Anti-mining protests by Adivasis, India’s indigenous communities, have in recent years drawn considerable attention. In many places across India’s mining tracts, Adivasis have been battling to protect their homes and local environments from the country’s expanding mining industry, which is intent on harvesting the coal that lies under their land. This, however, is only part of the picture. While stories about encounters between mining and indigenous communities – not only in India but also in other parts of the world – tend to focus on tribal opposition movements, the reality is often more complex and messy, and does not conform to the widespread but ultimately specious binary of “Adivasis versus mining corporations.”
I discovered this firsthand between 2015 and 2017 when I spent 18 months living and doing fieldwork in Karampot (a pseudonym), a coal mining-affected Adivasi village in the state of Jharkhand, eastern India. Once receding into a stretch of fields and sal woodland, the village is now abutted by a state-run, opencast coal mine, which has been encroaching on the land and forest surrounding it. Rather than an ongoing struggle by villagers against mining and land expropriation, however, I witnessed in Karampot a different dynamic – much less often documented but perhaps not less common. It involves not resistance but co-optation and fragmentation within the community, which effectively locks it into a dependent relationship with an environmentally detrimental extractive industry.
When, several years ago, it was announced that the mining project would be taking over agricultural land, this was initially met with protest. The pushback was organized by a local Adivasi political worker by the name of Budhram, affiliated with the Jharkhand Mukti Morcha (JMM) party, whom I got to know well during my stay in the village. Local opposition efforts, however, were short-lived: Instead of fighting an uphill battle against the expansion of the mine, Budhram soon shifted his focus to trying to deliver mining jobs to the community, as part of an existing but poorly implemented compensation policy for land loss operated by public sector mining companies in India.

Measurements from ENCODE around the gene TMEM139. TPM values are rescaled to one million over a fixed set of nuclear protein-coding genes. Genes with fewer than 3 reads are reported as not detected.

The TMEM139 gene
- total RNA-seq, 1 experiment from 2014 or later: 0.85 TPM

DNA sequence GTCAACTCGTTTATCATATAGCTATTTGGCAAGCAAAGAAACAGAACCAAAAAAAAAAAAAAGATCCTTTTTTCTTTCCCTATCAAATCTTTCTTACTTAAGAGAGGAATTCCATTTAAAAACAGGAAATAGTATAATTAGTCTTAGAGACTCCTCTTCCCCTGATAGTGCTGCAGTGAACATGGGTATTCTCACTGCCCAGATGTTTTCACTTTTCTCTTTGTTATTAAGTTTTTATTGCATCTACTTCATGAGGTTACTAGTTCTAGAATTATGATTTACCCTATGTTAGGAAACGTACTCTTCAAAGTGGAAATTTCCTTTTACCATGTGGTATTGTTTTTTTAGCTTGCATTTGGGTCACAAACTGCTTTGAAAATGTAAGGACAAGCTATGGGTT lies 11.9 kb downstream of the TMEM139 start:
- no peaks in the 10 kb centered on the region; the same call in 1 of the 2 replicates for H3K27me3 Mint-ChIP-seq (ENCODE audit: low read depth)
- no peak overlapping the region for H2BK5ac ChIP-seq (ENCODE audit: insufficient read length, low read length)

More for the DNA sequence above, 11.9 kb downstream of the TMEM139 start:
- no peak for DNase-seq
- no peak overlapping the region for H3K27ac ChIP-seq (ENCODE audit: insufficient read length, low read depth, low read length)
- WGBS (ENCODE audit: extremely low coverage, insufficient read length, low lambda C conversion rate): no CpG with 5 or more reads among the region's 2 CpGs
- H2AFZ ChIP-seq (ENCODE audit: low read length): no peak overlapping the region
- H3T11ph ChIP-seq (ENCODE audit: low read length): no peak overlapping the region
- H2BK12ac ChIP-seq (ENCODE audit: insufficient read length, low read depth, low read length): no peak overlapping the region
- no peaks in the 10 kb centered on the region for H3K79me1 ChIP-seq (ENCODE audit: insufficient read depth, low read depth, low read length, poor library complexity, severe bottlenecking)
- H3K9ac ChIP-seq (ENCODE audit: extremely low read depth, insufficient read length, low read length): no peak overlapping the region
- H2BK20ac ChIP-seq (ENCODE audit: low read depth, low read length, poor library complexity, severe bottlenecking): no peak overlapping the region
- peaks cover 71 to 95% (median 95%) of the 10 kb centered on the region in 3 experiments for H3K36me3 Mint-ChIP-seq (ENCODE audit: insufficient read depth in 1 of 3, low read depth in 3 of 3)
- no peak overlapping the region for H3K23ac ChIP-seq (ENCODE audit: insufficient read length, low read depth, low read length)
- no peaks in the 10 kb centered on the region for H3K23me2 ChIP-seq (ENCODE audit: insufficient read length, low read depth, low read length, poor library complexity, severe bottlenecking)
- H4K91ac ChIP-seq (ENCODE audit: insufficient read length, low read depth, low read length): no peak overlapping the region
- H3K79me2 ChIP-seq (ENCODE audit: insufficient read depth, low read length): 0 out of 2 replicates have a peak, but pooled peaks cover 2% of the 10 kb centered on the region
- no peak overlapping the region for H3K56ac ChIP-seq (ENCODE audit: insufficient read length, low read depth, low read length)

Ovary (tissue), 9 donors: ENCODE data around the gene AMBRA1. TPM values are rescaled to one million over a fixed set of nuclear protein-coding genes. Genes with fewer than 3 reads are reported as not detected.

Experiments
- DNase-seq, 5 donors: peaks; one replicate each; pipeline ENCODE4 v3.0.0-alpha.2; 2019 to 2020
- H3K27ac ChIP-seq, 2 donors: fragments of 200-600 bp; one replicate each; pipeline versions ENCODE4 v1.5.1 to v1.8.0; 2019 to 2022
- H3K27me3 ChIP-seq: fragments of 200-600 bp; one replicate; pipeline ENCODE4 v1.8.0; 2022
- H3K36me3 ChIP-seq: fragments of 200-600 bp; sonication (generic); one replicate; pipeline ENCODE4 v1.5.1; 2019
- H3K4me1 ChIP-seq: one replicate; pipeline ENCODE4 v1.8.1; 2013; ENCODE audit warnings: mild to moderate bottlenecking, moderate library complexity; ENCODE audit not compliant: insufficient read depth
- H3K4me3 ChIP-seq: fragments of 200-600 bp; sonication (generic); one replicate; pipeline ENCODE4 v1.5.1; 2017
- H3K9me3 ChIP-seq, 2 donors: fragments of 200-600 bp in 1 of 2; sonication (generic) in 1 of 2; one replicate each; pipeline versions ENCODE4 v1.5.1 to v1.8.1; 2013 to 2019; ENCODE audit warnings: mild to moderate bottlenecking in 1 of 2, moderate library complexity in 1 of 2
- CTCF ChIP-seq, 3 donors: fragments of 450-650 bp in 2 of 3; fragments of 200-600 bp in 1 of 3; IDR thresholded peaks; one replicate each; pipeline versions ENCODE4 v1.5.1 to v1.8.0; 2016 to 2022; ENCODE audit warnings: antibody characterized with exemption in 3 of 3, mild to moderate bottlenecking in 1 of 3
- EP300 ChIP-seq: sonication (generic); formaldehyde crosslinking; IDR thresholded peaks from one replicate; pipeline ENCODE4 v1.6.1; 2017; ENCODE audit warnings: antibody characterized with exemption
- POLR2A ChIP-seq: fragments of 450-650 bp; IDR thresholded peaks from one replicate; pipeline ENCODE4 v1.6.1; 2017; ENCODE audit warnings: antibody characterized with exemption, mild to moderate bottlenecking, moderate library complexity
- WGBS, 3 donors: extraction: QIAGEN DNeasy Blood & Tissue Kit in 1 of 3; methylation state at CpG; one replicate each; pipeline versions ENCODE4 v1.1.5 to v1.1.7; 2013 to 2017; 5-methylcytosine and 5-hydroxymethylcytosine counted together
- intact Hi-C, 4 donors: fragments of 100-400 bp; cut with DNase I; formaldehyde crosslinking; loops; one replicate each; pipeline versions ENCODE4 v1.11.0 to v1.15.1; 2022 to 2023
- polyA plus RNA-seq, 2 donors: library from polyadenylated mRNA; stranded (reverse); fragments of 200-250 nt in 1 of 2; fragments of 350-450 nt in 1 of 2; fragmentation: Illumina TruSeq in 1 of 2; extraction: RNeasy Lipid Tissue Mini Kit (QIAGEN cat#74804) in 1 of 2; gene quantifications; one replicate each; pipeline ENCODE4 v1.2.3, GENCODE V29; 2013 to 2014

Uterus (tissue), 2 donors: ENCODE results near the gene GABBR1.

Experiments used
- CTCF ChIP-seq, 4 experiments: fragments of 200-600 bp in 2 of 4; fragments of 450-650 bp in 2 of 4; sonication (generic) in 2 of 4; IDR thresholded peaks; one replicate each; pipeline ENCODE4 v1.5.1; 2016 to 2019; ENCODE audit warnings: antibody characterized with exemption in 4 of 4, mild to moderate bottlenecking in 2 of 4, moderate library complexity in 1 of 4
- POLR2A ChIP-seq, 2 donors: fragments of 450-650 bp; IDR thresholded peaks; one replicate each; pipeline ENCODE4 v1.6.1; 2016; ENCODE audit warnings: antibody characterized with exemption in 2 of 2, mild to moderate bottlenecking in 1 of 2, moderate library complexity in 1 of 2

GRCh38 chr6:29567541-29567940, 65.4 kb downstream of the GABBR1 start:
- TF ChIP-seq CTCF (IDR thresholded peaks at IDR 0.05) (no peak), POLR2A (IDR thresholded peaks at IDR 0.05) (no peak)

Budhram’s approach was in fact not inconsonant with villagers’ – especially from the younger generation – own aspirations. Faced with declining subsistence agriculture and a lack of cash and work opportunities, for many villagers the expansion of the coal mine heralded not the destruction of a cherished rural way of life but, instead, an opportunity to fulfill hopes of economic security through the possibility of a coveted, regular job. Indeed, when thinking about dispossession, we cannot simply assume that people want to continue working the land. Often, they don’t: In much of rural India, agricultural plots lack any irrigation and are subject to demographic pressure, making farming difficult and unproductive.